The drawback is the cost of the silicone!

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                    • #11
                      I designed this 1953 Wayne Gas Pump at 1:10 scale & printed via Shapways.


                      I was at the Autodesk conference in Las Vegas this past fall and attended a session on "Project Memento" which is on Autodesk labs. What they were doing is just taking pictures using a tripod from multiple angles and then they just dump the 2D photos into Memento & instant 3D model. It cross references individual pixels to calculate the different camera positions and generates a 3D model that can be... scaled down... and 3D printed... pretty cool. Think about it, you're walking down the street and see... what ever... your childhood dream car. Get the phone out, snap a couple dozen pics and make a slot car body.


                      The 3D model needs cleanup but the interface in the software is particularly cool... sort of reminds you of Photoshop but 3D.


                      Here's my pump, done with AutoCAD 3D solids & I did the decals in AutoCAD as well:


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                      • #12
                        Just a few questions...
                        1 how hard would it be to do a fiat 500 from existing 3d models...
                        1 what does it cost per body ?

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                        • #13
                          ebonbetta, the car body I designed and printed on shapeways costs only $10.70 for an unpolished white plastic print. $15 for polished. But still needs sanding, priming, and painting either way. You can find there by searchng "HO Slot Car", and some other interesting stuff pops up as well. So cost is cheap enough. To model a fiat 500 would just take a bit of time in Blender. That would be a cool car! But I'm focused on finishing up an ultra-slim 3D Chassis design so I can build Chitty next. (progress reports have been posted to another forum).

                          DRW, that gas pump is amazing. Great job!! Are the hoses printed as well? And how did you finish it? What kind of paints have you used? I found that my primer coats took a while to dry on Shapeways White Strong Flexible material. But harden up nicely - I juts to let them dry longer.

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                          • #14
                            By the way, AutoDesk already makes a great FREE app called 123D Catch that converts a series of photos into a mesh.

                            But the results are best suited to organic objects. The meshes it creates are highly complex and don't lend themselves well to adjusting. But I made a portrait of my mom for my dad which came out beautifully. But trying to make a model of a smooth crisp car from digital photos leaves a lot to be desired. I posted a long explanation and illustration of this on [another slot car forum].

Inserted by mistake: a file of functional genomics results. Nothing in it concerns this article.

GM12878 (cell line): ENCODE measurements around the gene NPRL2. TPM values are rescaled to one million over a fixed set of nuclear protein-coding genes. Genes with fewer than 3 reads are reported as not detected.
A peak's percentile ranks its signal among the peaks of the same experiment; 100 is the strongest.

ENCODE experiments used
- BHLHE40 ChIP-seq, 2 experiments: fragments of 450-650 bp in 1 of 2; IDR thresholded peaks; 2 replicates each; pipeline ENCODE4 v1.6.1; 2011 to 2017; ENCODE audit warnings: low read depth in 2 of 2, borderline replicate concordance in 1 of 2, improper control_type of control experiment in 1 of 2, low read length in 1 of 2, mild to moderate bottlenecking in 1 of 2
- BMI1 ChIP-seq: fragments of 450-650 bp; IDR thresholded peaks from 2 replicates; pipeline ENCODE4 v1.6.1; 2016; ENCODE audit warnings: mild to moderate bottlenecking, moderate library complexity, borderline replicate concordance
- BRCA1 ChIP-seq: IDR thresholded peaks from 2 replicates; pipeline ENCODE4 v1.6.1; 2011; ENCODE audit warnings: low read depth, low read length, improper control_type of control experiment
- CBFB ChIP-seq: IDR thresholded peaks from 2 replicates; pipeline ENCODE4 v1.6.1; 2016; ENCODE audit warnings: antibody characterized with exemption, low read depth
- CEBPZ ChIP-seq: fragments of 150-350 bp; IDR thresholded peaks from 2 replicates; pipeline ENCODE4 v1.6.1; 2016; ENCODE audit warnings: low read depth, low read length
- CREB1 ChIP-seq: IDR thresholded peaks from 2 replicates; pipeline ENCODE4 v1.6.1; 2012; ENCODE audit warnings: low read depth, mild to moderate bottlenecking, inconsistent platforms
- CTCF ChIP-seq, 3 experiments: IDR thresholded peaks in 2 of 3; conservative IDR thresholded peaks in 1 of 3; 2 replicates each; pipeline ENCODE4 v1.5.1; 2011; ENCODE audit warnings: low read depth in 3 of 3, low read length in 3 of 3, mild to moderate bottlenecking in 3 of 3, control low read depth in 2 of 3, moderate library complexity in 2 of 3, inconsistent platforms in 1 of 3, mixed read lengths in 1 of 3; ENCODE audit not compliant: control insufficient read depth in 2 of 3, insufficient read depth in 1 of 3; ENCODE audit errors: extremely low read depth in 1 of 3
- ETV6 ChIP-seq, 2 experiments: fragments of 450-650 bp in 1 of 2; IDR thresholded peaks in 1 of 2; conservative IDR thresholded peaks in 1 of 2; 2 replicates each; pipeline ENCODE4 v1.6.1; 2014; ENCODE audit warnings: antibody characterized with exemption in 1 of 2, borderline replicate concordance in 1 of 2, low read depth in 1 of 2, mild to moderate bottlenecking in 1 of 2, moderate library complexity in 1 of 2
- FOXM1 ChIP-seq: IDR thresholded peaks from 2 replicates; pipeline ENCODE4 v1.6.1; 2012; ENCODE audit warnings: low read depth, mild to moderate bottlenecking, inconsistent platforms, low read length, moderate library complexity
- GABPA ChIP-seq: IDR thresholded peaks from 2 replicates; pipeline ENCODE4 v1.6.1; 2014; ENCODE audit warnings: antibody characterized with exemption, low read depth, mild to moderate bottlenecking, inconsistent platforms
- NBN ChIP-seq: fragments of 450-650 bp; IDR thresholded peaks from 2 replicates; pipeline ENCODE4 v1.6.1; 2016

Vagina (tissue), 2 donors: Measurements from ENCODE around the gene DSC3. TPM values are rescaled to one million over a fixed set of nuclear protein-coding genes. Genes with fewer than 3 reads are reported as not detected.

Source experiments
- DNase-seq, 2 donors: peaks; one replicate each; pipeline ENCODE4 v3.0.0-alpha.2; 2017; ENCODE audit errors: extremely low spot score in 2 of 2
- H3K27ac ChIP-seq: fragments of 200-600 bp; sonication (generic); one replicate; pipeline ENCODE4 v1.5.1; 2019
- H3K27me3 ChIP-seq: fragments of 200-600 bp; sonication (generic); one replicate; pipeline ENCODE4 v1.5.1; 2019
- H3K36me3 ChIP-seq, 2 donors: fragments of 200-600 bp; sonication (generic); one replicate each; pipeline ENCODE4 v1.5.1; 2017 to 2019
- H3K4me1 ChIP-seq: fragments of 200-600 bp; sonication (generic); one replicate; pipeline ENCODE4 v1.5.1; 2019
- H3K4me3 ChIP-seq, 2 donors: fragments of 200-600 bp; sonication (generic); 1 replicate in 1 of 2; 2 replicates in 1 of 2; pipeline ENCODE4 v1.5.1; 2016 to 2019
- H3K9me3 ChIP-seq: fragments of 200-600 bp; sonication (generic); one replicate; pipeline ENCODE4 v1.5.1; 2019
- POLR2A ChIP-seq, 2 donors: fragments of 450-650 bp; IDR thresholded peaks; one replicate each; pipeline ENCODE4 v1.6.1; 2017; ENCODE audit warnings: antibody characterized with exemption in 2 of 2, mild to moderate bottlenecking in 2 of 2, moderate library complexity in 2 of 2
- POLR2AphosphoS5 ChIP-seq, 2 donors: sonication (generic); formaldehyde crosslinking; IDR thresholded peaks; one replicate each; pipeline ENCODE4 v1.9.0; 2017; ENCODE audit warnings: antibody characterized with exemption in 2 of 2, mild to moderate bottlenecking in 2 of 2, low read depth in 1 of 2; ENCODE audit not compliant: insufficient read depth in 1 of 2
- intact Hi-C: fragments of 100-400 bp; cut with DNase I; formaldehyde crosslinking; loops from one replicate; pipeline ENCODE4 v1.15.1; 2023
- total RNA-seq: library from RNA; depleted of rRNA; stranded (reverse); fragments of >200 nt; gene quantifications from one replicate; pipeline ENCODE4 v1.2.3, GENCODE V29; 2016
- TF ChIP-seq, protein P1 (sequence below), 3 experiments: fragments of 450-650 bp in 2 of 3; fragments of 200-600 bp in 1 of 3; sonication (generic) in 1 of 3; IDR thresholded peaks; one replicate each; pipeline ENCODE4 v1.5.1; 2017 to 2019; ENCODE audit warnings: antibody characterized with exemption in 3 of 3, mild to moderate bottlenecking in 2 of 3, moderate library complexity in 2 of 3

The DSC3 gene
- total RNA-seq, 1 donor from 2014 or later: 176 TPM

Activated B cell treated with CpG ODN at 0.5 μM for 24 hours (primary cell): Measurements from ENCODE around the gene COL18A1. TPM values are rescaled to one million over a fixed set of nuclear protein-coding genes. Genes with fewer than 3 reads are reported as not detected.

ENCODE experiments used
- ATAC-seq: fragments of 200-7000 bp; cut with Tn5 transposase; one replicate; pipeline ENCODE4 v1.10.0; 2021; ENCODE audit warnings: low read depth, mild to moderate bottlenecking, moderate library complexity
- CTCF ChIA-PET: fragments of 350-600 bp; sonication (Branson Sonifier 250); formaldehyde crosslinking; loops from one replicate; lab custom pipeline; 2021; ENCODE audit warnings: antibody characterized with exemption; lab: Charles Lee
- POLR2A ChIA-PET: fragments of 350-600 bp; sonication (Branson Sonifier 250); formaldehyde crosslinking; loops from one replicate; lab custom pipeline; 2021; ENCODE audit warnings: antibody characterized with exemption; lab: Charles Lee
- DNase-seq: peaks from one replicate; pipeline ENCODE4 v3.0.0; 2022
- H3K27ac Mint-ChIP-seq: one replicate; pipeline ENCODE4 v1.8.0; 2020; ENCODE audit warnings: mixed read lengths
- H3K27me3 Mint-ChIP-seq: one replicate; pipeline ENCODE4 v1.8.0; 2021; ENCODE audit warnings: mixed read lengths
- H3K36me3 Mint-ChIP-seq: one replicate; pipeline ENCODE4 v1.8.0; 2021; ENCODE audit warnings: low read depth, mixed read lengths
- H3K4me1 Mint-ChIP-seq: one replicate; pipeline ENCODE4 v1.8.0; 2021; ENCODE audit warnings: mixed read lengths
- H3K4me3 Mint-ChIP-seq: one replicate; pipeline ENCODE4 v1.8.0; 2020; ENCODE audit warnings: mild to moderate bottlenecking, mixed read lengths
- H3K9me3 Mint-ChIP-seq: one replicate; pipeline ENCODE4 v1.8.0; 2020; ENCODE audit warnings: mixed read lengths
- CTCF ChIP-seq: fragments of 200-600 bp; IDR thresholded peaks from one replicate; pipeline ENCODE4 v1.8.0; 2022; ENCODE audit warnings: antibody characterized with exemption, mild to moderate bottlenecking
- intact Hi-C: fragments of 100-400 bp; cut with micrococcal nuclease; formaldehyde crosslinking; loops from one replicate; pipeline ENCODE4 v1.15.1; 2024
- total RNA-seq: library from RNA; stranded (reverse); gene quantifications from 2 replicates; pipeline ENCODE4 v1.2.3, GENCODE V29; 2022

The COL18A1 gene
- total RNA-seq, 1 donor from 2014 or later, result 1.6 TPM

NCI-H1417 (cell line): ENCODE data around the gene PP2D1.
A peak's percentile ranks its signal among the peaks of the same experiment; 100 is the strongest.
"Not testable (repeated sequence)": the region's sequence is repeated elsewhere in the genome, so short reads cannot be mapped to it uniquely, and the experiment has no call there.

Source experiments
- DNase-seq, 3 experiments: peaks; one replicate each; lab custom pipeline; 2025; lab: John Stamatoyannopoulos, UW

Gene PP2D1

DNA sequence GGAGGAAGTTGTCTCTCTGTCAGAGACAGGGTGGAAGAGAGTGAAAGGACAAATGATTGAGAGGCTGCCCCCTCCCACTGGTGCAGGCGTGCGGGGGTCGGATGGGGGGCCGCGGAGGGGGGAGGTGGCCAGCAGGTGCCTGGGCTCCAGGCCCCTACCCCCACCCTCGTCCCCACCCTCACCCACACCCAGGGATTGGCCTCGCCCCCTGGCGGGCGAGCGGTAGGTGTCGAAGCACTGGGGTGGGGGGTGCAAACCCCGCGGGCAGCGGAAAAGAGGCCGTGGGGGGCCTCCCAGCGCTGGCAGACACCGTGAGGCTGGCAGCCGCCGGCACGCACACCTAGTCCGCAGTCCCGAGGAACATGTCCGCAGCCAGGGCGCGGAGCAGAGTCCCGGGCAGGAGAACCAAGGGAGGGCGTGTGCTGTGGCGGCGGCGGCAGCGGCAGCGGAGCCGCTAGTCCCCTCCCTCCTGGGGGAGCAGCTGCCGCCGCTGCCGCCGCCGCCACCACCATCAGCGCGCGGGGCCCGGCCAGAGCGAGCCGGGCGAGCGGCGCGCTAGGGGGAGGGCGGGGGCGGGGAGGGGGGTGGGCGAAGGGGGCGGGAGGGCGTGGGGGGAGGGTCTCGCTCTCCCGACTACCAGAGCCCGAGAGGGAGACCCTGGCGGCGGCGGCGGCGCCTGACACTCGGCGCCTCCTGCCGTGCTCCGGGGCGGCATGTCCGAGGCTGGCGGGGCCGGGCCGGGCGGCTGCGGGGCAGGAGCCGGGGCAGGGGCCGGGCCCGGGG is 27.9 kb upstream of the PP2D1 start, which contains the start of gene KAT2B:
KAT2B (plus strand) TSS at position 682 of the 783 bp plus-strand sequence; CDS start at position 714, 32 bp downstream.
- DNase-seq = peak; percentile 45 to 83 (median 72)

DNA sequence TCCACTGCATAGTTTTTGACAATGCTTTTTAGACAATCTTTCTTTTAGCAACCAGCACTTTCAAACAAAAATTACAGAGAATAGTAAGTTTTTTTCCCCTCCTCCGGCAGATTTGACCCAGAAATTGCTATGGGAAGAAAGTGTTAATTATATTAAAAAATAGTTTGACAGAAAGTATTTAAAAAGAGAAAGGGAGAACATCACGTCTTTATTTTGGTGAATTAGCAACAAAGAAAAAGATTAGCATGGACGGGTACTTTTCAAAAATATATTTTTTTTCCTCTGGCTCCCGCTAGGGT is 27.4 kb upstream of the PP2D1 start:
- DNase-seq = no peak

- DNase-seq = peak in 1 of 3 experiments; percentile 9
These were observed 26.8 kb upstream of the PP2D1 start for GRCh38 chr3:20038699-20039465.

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                            • #15
                              Originally posted by Highwingpilot View Post
                              DRW, that gas pump is amazing. Great job!! Are the hoses printed as well? And how did you finish it? What kind of paints have you used? I found that my primer coats took a while to dry on Shapeways White Strong Flexible material. But harden up nicely - I juts to let them dry longer.

                              Thanks, and no, the hoses are 12G wire with the core striped out. The "glass" is .015" Lexan & the retractor cable (which works with a high tech mechanism I designed... a rubber band) is 1/32" stainless cable. The rest is either SWF or UFD.


                              It took a few iterations to get the painting process down. First, I rubbed Bondo glazing putty into the SWF, then wet sand starting with 320 to 1000, Tamiya fine primer (acrylic lacquer) & Then Tamiya TS lacquer for color & then micro mesh polishing pads to get the glossy shine. It's a lot of work but you can get a nice shine out of SWF.

                              The Tamiya TS rattle cans are dry enough to sand in 30 minutes or so too.


                              Originally posted by Highwingpilot View Post
                              By the way, AutoDesk already makes a great FREE app called 123D Catch that converts a series of photos into a mesh.

                              But the results are best suited to organic objects. The meshes it creates are highly complex and don't lend themselves well to adjusting. But I made a portrait of my mom for my dad which came out beautifully. But trying to make a model of a smooth crisp car from digital photos leaves a lot to be desired. I posted a long explanation and illustration of this on [another slot car forum].

                              Yes, the memento project has a ways to go... typical Autodesk, they'll offer a free tool... but if you want it to actually work you gotta fork over some $.


                              But there are tools for simplifying the mesh and you can convert to a solid & also has a very impressive editing tool for cleaning up all the "noise". It really reminded me of photoshop for 3D.


                              It also lends itself better to organic objects. I think because it depends on analizing the pixels & using algorithims to determine the various positions of the cameras, shiny, single color objects don't work well.


                              We use laser scanners at work for DOT surveying. We can now set the instrument up off the highway & scan the intersection in rather than stopping traffic and putting workers out in traffic. We use only a few locations and place "balls" around the site that have a very accurate and precise diameter. The instrument recognizes these balls and since they are precise in diameter, it can figure out the exact center, and based on that the post processing software can determine the location of the other scans... and it does shiny objects... but it won't come as an app on your phone.


                              But it's only a matter of time.
                              Last edited by DRW-FJ40; 01-28-2015, 09:48 PM.